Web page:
owing to the method of fixation (bichroit is, therefore, impossible to say to what extent they exhibit morbid changes. The vascular changes are those of Gr. P. T., and
there can be little doubt that the case was one of this nature?two microscopical preparations are sent herewith." Dr. Win. Eeid, Medical Supdt. of the Hoyal Asylum, Aberdeen, in forwarding this report writes :?" The report and microscopical preparations seem quite conclusive, especially when one considers the patient's history, which was that of a general paralytic. The case shortly described below, and to which the above refers may then be definitely said to have been one of general paralysis, despite the patient being a native and a whole-life dweller in India and in the absence of the usually described macroscopic findings. As regards the absence of macroscopic evidence, Gr. It. Scliwein, in the " Journal of Nervous and Mental diseases " (December 1910), describes three cases, in which the microscopic evidence of Of. P. I. was clear, while post-mortem macroscopic findings were absent; he concludes with a plea for histological study of all cases of suspected paresis
With regard to general paralysis occurring in Natives of India, Major Ewens in his book in India," 1907, writes :? Insanity " This disease is, like tabes dorsalis, unknown among natives of India." In the I. M. Gazette, January 1911, Capt. Heffernan, i.m.s., describes a fatal case,?a Pariah in Madras, with post-mortem and microscopical findings?which leave little doubt as to the correctness of the diagnosis, and he further quotes three cases diagnosed as paresis in the Rangoon Asylum. Col. Harris, i.m.s., in his annual report of Bengal Asylums for 1910, says: "During thirty years' experience in India, I have only seen three genuine cases of general paralysis; one, in a Hindu, one in a Cabuli, and one in an Armenian." I now append a short history of my case. Name, Zaliuruddin, astat. 38, Moliamedan, and Police-Court Interpreter, was admitted on 17th January 1909, no history of syphilis or "
A CASE OF GENERAL PARALYSIS. 13v A.
COCHRANE, F.H.C.S., MAJOR, I.M.S.,
The following is the report by Dr. Fordliobertson, Pathologist to the Scottish Asylums,
patient 1910. "
of cerebral cortex, taken from a who died in this asylum, in December
The section shows well-marked though not A ery extensive peri-arteritis ; the affected vessels contain in their walls aggregations of lymphocytes, and numerous plasma cells. There is wellmarked hypertrophy of the neuraglia in the first layer of the cortex $ the nerve-cells do not retain
Symptoms.?Boasting and familiarity, with excitement. Comprehension, cognition, memory, and orientation good. Signs.?Speech clear, pupils regular, react to light slowly, no tremors. Writing and walking natural, knee-jerks general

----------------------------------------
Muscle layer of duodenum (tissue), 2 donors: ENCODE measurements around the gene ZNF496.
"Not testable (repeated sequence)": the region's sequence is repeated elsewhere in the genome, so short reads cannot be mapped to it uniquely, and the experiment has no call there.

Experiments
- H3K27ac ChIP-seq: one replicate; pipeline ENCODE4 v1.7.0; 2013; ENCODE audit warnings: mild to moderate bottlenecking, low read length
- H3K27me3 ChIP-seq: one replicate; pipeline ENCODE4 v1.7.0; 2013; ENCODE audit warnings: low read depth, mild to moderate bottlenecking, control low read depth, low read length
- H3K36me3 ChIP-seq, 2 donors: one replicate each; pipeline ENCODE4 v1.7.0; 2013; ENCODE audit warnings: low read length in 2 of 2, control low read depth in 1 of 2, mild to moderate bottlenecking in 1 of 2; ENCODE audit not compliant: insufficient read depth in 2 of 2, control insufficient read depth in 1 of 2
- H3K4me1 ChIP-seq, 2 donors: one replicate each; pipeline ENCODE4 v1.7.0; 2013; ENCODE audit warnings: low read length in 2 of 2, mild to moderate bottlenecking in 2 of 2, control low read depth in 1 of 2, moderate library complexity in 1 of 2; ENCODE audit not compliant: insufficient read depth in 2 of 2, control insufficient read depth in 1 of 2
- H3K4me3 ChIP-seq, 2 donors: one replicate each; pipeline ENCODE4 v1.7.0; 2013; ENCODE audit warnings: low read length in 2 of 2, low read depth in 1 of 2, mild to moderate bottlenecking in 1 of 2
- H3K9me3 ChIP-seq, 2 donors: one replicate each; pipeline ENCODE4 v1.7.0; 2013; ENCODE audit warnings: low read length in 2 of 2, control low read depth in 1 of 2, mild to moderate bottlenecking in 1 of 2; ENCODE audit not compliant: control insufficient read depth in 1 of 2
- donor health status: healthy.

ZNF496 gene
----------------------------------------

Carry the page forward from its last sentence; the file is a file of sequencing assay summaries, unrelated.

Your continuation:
absent. On 8tli March 1909, lie was discharged free of symptoms, but with signs unaltered. On 17tli August 1909, he was readmitted with a return of symptoms, and the signs now were? Speech, a little slurring; pupils, regular, contracted, react very sluggishly.
tongue and facial muscles, of lips Writing, normal. Walking, jerky and straggling; knee-jerk,
Tremors of and fingers.
absent. On 5th April 1910 the condition was of more marked tremor, and his writing now showed this. Speech had become more difficult, so that words were slowly produced and jerked out; though apparently robust he was weak and could walk with difficulty owing partly to feebleness and partly to inco-ordination, he appeared depressed, boasting only when led on to do so ; memory had rapidly failed and was now almost absent except for faces and a few names ; comprehension, cognition, and orientation were bad. Wasserman reaction in blood, positive. On I7tli November 1910, condition was one of marked dementia, tremors of tongue, face, and extremities marked; he could barely blurt out his name ; was unable to walk owing to inco- I ordination ; held a pencil with difficulty, but was able to write his name, the writing showing much tremor and missing out" of syllables; pupils were quite fixed to light ; he was still stout but obviously very weak; the bladder at times had to be catheterised; motions passed under him but no paralysis of bowels. 20th November 1910, died of asthenia; bed-sores developed the last three weeks. Examination of the skull and contents showed a thin, very dense skull cap?dura mater and arachnoid thickened and tough, not adherent to skull or to pia mater, except along middle line of vertex pia mater, thickened ; adherent to that of opposite hemisphere but not to brain substance? cerebro-spinal fluid, in much excess. Brain, distended, and with congested surface; grey matter, not compressed or wasted ; cavities, distended with fluid. Arteries, not thickened, or